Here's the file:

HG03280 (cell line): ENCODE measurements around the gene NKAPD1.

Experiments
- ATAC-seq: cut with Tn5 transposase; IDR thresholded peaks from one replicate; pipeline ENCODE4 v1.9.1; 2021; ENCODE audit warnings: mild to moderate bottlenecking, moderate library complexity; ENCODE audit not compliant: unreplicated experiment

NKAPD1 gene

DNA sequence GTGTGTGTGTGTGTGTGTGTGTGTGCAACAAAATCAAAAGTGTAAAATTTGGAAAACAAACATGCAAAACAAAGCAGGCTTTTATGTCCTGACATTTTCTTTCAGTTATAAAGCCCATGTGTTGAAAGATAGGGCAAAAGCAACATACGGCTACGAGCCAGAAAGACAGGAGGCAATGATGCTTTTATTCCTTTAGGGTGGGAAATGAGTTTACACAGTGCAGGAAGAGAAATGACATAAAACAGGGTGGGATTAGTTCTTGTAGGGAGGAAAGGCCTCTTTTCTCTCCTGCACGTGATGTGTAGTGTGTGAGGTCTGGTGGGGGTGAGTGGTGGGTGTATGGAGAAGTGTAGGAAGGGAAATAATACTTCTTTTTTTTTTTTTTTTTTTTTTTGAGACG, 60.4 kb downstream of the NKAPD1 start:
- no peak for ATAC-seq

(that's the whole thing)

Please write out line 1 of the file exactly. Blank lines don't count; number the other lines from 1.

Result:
HG03280 (cell line): ENCODE measurements around the gene NKAPD1.